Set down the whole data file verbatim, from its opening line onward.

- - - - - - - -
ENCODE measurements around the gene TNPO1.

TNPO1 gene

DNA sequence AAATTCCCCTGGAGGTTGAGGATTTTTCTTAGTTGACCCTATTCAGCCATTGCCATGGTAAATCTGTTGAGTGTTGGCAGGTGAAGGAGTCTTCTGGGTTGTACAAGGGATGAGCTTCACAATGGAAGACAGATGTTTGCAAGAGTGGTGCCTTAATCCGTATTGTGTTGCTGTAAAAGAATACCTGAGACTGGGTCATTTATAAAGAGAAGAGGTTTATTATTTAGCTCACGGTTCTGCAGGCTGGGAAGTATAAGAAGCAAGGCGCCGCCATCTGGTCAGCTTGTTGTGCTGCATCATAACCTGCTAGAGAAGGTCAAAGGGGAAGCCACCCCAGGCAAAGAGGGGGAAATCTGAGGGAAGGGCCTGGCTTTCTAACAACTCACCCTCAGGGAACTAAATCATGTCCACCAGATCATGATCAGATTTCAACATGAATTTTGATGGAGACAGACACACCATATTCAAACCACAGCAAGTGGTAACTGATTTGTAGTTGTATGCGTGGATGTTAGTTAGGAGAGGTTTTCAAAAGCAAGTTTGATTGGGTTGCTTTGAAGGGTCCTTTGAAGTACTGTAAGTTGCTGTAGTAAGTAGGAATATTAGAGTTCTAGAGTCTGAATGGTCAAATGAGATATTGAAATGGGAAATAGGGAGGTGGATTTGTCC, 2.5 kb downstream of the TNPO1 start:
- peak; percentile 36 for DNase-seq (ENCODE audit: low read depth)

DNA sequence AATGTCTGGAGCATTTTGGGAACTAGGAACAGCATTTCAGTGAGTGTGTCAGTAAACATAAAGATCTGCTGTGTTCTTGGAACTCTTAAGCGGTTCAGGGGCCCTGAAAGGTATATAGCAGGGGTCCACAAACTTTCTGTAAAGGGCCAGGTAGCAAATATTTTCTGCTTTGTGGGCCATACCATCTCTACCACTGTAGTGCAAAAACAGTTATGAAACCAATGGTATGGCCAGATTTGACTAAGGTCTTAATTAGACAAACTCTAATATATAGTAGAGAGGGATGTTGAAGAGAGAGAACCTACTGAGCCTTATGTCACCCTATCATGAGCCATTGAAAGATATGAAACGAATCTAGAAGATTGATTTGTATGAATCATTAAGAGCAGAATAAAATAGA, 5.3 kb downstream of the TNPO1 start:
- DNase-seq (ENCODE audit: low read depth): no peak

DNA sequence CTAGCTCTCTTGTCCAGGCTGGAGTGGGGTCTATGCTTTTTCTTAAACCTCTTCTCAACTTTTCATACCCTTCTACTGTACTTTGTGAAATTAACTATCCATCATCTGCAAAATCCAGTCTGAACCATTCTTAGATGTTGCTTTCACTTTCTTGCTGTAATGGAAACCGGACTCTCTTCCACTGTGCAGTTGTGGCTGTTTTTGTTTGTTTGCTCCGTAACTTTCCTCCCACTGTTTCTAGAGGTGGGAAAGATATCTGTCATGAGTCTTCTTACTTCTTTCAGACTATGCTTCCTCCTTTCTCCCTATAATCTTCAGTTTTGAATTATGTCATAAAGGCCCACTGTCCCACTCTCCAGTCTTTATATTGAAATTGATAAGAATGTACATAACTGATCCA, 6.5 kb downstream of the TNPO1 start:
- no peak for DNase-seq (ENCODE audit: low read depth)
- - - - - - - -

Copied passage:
ENCODE measurements around the gene TNPO1.

TNPO1 gene

DNA sequence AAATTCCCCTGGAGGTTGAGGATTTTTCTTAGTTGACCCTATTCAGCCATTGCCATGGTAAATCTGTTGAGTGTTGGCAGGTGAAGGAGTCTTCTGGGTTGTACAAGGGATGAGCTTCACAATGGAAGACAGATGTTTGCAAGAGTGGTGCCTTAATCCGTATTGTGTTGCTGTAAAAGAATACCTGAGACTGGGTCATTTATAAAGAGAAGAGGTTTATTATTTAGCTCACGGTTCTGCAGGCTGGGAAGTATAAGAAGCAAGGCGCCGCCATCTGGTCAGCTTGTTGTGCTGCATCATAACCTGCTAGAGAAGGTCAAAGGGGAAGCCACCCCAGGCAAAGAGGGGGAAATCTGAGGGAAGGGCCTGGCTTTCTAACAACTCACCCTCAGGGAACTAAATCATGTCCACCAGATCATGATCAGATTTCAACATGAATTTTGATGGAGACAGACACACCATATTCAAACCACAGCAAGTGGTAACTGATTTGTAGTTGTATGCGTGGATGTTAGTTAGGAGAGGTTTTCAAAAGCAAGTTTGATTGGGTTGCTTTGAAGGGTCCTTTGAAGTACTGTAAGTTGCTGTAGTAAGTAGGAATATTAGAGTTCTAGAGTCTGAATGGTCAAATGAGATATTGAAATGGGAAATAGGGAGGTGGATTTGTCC, 2.5 kb downstream of the TNPO1 start:
- peak; percentile 36 for DNase-seq (ENCODE audit: low read depth)

DNA sequence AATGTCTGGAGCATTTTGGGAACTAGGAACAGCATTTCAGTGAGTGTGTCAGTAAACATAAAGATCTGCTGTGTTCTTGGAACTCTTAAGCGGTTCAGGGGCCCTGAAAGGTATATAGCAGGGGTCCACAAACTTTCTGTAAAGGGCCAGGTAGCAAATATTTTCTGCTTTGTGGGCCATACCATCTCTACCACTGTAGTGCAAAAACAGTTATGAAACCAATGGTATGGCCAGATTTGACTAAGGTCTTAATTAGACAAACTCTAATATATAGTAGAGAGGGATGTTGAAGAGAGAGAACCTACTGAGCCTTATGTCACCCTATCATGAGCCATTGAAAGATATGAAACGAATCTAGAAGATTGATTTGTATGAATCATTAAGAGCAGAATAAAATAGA, 5.3 kb downstream of the TNPO1 start:
- DNase-seq (ENCODE audit: low read depth): no peak

DNA sequence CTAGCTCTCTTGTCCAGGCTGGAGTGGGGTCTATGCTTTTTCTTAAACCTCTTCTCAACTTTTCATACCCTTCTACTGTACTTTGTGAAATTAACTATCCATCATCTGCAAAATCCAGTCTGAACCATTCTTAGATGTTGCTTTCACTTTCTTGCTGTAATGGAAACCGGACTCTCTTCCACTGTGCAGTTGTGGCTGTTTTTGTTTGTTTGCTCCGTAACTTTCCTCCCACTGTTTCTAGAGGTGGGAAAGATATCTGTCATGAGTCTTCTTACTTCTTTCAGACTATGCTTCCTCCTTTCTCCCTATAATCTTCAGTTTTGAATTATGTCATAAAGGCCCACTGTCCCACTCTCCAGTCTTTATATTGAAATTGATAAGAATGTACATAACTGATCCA, 6.5 kb downstream of the TNPO1 start:
- no peak for DNase-seq (ENCODE audit: low read depth)